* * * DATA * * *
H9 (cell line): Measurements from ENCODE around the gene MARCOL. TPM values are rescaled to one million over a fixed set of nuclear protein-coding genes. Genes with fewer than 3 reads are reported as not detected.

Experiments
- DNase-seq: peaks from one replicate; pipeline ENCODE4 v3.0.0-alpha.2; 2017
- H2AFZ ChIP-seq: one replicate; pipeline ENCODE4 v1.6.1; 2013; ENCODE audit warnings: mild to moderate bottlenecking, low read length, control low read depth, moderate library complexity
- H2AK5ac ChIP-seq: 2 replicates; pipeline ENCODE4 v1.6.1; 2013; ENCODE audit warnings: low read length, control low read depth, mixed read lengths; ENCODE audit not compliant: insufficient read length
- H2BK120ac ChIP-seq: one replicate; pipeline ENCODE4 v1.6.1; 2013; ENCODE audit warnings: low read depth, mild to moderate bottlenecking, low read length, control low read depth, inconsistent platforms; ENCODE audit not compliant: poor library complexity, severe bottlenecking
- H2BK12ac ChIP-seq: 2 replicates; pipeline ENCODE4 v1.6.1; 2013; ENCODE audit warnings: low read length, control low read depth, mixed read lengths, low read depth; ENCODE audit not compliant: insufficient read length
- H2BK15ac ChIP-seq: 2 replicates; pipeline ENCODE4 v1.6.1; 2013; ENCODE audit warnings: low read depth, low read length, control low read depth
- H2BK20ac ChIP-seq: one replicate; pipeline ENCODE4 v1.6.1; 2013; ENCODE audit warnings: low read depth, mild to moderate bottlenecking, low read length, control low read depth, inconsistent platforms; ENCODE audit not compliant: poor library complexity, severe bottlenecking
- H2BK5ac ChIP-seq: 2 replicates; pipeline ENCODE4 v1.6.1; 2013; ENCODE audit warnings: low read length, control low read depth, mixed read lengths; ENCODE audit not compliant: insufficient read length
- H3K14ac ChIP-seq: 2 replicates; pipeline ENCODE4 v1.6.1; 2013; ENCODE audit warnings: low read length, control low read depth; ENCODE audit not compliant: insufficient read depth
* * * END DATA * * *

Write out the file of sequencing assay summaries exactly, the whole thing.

H9 (cell line): Measurements from ENCODE around the gene MARCOL. TPM values are rescaled to one million over a fixed set of nuclear protein-coding genes. Genes with fewer than 3 reads are reported as not detected.

Experiments
- DNase-seq: peaks from one replicate; pipeline ENCODE4 v3.0.0-alpha.2; 2017
- H2AFZ ChIP-seq: one replicate; pipeline ENCODE4 v1.6.1; 2013; ENCODE audit warnings: mild to moderate bottlenecking, low read length, control low read depth, moderate library complexity
- H2AK5ac ChIP-seq: 2 replicates; pipeline ENCODE4 v1.6.1; 2013; ENCODE audit warnings: low read length, control low read depth, mixed read lengths; ENCODE audit not compliant: insufficient read length
- H2BK120ac ChIP-seq: one replicate; pipeline ENCODE4 v1.6.1; 2013; ENCODE audit warnings: low read depth, mild to moderate bottlenecking, low read length, control low read depth, inconsistent platforms; ENCODE audit not compliant: poor library complexity, severe bottlenecking
- H2BK12ac ChIP-seq: 2 replicates; pipeline ENCODE4 v1.6.1; 2013; ENCODE audit warnings: low read length, control low read depth, mixed read lengths, low read depth; ENCODE audit not compliant: insufficient read length
- H2BK15ac ChIP-seq: 2 replicates; pipeline ENCODE4 v1.6.1; 2013; ENCODE audit warnings: low read depth, low read length, control low read depth
- H2BK20ac ChIP-seq: one replicate; pipeline ENCODE4 v1.6.1; 2013; ENCODE audit warnings: low read depth, mild to moderate bottlenecking, low read length, control low read depth, inconsistent platforms; ENCODE audit not compliant: poor library complexity, severe bottlenecking
- H2BK5ac ChIP-seq: 2 replicates; pipeline ENCODE4 v1.6.1; 2013; ENCODE audit warnings: low read length, control low read depth, mixed read lengths; ENCODE audit not compliant: insufficient read length
- H3K14ac ChIP-seq: 2 replicates; pipeline ENCODE4 v1.6.1; 2013; ENCODE audit warnings: low read length, control low read depth; ENCODE audit not compliant: insufficient read depth